As my friend Ania said – quite seriously – over lunch, “I would be so much more effective at this revision thing if I had something to pet”. ["Revision", non-Brits, means studying for exams]
It’s true. Animals – or, as I prefer, aminals – make us sooo happy! Even if you don’t have one to cuddle, since it’s springtime you’re likely to find some families with ducklings for which you can make way, or just go to a park on the weekend and live vicariously through people walking their dogs. One Sunday in London turned into a spontaneous puppy-in-the-park-counting morning. There were over forty. Bliss.
I’ve been busy hopping from shop to independent shop this Easter season, following Oxford’s Indie Easter Egg hunt!
Minimalism and indie shops go hand in hand – when I’m mindful about how much I own, I also became more mindful about what I own. Each possession should tell a story, ideally, and often the best stories come from indie shops, where conversations with shopkeepers tend to be more inspiring and personal.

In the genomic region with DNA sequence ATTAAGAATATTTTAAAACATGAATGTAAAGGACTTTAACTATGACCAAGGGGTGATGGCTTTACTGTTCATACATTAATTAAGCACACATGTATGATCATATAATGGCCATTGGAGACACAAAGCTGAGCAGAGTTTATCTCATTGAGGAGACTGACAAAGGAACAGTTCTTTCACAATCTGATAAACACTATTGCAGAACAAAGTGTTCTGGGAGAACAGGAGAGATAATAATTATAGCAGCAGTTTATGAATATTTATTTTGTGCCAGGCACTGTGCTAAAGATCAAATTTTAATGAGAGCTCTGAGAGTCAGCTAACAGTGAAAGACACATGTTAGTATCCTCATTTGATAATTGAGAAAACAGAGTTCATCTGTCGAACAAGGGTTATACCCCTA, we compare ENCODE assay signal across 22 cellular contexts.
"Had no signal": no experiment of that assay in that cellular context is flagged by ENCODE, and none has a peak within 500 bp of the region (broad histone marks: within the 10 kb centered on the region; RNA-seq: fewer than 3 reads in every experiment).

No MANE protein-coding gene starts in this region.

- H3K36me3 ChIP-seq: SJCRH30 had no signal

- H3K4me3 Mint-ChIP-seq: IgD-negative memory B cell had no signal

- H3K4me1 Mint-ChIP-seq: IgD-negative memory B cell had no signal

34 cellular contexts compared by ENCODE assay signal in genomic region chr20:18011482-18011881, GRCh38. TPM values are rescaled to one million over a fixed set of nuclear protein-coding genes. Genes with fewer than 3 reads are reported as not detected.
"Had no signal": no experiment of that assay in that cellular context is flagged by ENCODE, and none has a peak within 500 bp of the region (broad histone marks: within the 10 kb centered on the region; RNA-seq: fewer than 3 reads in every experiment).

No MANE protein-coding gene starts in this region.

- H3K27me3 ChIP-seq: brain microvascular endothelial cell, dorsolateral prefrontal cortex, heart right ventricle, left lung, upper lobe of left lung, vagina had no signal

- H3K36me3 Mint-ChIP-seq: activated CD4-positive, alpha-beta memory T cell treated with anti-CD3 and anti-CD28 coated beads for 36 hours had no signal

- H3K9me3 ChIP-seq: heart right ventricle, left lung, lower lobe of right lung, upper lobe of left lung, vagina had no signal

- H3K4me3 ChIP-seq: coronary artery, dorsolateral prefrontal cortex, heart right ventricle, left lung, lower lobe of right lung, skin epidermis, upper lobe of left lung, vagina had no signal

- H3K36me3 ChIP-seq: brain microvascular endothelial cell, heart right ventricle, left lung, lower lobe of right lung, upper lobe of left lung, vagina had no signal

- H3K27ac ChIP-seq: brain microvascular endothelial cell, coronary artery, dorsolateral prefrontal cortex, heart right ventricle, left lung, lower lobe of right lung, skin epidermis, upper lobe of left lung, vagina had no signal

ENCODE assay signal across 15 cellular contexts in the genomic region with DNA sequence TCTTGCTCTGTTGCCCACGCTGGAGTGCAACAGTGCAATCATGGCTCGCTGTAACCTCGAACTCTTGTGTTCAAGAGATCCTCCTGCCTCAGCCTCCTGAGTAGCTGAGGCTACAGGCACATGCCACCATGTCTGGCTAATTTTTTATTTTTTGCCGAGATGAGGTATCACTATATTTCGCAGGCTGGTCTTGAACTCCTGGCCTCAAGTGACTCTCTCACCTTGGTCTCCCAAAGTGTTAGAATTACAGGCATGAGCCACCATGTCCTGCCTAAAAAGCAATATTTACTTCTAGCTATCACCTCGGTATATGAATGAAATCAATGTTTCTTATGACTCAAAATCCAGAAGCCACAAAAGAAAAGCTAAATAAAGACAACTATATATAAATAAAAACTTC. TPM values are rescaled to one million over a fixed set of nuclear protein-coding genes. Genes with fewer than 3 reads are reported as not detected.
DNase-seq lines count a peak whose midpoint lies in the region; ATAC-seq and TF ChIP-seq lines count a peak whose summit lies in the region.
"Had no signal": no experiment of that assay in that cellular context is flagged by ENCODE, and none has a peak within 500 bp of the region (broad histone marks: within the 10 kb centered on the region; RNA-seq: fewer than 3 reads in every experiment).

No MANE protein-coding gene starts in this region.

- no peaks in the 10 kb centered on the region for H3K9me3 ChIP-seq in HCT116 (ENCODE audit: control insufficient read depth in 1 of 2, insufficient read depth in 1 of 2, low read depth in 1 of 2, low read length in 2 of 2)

What a whimsical party shop! They specialise in quirky balloons, including ones that float in the middle of the room like this dog above. Makes me giggle. Also check out the themed sweets cups – there’s even a “Man Sweets” variety.
First I’d like to point out that Walton Street Cycles owns spoke.co.uk. I found that cute. If you, like I, already own a bicycle, it’s still a great place to browse helmets, which will please the cyclistas who want a bit more style.
The journey started and ended at Exclusive Roots, a Fair Trade shop that sells beautiful and inspiring pieces, straight from the artists, to benefit the charity Tabeisa UK, which promotes the social and economic development of African communities. From bike baskets to ceramics to chocolate, there’s more to every piece than it seems – make sure to ask about what makes each unique!